Christopher Brookmyre’s Bedlam is perhaps as much a love letter to videogames as it is an actual videogame. That love may come with a veritable ton of sarcasm and coarse, colourful language – all delivered with tongue firmly in cheek – but you hardly need to read between the caustic author’s inimitable lines to feel the warmth in the room.
Loosely based on Brookmyre’s book of the same name, Bedlam finds protagonist Heather Quinn transported inside Starfire, a half-remembered videogame from her misspent youth. There’s little fanfare leading up to your strange situation, with players more or less dropped into a blocky, somewhat clunky first-person shooter. Think of genre-defining nineties titles such as Wolfenstein 3D or Doom and you’ll have a fairly good handle on the take developers Red Bedlam have gone with for Starfire itself.
The touchstones don’t stop there though – far from it. Over its duration, and thanks to some in-game glitches that ping-pong Quinn around Brookmyre’s bat-shit world, players find themselves in an early war shooter a la Call of Duty, some vintage gaming action along the lines of Pac-Man and Space Invaders as well as a futuristic FPS that could possibly see Master Chief giving his lawyer a quick buzz.
For game enthusiasts of a certain age, Bedlam is something of a delight to experience. The initial throwback to older gaming conventions may need some time to adjust to but Brookmyre’s prose go some way to smoothing the transition. In fact, Bedlam could be an argument for putting the story ahead of the game, at least to some degree. Thankfully, Red Bedlam’s efforts are up to the task of bringing the world to life; true to the foibles of their inspiration but also clearly providing more technical nous than a first impression might give.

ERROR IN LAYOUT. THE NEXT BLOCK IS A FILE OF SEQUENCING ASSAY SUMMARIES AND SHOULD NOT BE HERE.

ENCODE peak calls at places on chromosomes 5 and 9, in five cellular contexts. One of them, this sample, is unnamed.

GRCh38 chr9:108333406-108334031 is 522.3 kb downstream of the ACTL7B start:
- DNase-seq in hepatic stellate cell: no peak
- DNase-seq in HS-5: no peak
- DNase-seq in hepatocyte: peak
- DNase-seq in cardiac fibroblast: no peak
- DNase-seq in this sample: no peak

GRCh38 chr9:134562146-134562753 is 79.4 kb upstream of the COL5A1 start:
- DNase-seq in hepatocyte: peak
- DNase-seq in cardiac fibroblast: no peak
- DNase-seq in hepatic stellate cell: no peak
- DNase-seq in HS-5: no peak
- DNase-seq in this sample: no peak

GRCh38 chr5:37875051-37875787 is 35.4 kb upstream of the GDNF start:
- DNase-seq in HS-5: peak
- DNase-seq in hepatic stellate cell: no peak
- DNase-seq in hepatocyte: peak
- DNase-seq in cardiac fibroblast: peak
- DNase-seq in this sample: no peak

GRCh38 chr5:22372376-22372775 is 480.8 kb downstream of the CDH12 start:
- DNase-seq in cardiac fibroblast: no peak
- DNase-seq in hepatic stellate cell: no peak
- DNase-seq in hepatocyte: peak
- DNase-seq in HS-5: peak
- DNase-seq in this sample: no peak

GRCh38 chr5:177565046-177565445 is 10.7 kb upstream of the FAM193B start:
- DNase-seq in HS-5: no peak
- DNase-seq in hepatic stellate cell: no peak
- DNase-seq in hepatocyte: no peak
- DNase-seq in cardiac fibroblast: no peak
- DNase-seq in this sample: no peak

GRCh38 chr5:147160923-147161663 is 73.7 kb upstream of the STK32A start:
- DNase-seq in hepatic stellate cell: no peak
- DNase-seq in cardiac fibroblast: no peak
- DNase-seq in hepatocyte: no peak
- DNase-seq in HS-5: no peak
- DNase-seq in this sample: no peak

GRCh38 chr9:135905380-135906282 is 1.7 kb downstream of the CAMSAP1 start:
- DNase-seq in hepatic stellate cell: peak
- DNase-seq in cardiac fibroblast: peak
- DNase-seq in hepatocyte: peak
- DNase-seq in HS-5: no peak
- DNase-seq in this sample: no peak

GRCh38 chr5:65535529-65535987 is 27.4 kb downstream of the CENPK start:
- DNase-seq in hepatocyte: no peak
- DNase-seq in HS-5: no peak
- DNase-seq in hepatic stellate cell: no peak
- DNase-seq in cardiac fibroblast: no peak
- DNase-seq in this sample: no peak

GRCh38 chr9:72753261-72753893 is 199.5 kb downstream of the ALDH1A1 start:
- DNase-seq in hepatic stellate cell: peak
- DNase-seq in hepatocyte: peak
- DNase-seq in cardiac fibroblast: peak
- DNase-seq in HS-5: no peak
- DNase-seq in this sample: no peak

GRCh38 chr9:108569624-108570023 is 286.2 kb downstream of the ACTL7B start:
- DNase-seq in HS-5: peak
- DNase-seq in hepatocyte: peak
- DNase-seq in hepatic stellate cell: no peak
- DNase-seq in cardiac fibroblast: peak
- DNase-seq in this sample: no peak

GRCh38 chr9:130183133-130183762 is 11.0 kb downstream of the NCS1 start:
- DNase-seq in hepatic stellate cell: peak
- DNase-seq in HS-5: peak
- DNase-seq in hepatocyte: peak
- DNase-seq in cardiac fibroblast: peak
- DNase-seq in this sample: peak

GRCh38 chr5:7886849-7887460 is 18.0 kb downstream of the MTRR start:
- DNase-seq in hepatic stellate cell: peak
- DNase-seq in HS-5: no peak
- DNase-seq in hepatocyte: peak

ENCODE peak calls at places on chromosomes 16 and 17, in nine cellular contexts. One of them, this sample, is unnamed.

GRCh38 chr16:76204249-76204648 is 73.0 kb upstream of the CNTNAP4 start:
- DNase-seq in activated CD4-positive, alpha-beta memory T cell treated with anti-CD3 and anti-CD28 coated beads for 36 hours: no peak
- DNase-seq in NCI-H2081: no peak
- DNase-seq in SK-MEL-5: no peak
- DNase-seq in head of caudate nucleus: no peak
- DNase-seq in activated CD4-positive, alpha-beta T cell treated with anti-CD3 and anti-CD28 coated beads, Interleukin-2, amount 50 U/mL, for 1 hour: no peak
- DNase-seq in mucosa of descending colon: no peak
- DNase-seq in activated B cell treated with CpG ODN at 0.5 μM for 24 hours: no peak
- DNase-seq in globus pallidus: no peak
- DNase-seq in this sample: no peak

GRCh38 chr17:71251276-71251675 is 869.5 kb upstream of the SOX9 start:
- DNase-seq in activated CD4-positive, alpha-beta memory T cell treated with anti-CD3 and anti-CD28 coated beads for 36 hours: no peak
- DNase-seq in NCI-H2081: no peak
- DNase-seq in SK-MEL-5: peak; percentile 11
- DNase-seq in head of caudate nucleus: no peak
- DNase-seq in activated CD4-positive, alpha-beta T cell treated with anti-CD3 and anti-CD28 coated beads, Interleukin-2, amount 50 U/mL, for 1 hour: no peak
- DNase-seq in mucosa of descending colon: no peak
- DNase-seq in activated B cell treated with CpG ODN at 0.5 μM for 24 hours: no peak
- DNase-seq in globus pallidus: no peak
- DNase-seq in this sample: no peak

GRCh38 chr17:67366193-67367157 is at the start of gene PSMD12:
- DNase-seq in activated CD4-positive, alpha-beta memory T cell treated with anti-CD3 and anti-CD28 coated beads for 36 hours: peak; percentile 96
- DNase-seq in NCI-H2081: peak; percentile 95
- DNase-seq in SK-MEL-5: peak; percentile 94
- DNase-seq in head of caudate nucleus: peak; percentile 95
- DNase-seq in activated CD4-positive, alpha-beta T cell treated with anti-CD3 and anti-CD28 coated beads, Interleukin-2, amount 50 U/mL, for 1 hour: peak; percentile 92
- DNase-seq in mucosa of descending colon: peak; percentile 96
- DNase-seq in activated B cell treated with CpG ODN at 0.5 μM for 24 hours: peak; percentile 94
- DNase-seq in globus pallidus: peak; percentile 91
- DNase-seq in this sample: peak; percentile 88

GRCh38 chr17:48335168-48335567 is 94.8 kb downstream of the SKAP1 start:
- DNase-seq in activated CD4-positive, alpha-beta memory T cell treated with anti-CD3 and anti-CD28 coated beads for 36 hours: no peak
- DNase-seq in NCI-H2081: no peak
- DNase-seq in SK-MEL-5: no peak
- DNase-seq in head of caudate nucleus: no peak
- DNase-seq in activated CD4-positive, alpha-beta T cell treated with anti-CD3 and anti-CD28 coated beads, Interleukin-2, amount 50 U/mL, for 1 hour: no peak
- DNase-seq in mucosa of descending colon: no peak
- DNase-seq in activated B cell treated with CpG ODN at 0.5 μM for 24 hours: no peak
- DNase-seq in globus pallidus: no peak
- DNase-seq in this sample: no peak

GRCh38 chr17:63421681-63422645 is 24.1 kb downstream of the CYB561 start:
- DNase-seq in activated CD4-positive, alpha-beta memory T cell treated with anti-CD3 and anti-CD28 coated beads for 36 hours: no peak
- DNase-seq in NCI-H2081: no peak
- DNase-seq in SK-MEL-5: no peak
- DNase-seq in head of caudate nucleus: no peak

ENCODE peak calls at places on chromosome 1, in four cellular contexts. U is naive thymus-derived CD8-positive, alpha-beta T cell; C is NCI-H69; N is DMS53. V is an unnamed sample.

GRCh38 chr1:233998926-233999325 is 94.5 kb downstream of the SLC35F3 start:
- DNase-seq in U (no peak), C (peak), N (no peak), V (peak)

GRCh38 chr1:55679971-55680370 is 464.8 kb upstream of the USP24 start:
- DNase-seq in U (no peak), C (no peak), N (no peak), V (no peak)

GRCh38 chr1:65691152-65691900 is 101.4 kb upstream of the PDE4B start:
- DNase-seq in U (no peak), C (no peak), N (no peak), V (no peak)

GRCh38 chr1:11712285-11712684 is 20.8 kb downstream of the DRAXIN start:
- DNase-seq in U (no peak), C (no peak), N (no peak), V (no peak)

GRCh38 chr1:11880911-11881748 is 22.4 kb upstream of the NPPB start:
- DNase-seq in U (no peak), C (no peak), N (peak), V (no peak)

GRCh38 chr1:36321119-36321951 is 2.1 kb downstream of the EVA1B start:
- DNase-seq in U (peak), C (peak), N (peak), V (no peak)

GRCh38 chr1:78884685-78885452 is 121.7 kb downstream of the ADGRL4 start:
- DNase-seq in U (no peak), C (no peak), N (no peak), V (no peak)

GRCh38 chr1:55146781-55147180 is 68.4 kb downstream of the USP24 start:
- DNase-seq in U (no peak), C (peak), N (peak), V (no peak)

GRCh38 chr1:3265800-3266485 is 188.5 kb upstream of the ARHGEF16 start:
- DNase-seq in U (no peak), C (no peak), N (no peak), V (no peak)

There are some nice get-out clauses though. The initial wave of enemies are snorted at by Quinn as ‘canon fodder’, a nice commentary on the evolution of AI in games for sure, but the girl isn’t wrong. Thankfully it isn’t long before things get a mite more challenging but it matters not – the context of the setting itself ensures Red Bedlam can get away with such, presumably intentional, conceits.
As things progress, the drama and difficulty ramps up accordingly and the various tonal shifts also keep things interesting. There’s perhaps a feeling that the initial gimmick of a game within a game is played out one time too many but on the other side of the coin, Bedlam certainly gives its money’s worth and, at times, belies its relatively modest funding and development.
However, Bedlam is evidence of making a solid idea overcome any technical shortcomings. On its own it would be a curious oddity with negligible staying power save for a bout of nostalgic wallowing. Combined with Brookmyre’s world building though, Bedlam's inner thread is enough to pull your interest along to the end.
Like its protagonist, Bedlam is a kick for those who grew up in the eighties and nineties experiencing the games it apes. Brookmyre’s writing may alienate the odd curious onlooker but for those who fondly remember 10p games of Operation Wolf, dial-up Internet sessions of Quake II and goggle-eyed, marathon bouts of GoldenEye, Bedlam is well worth a futuristic-style download.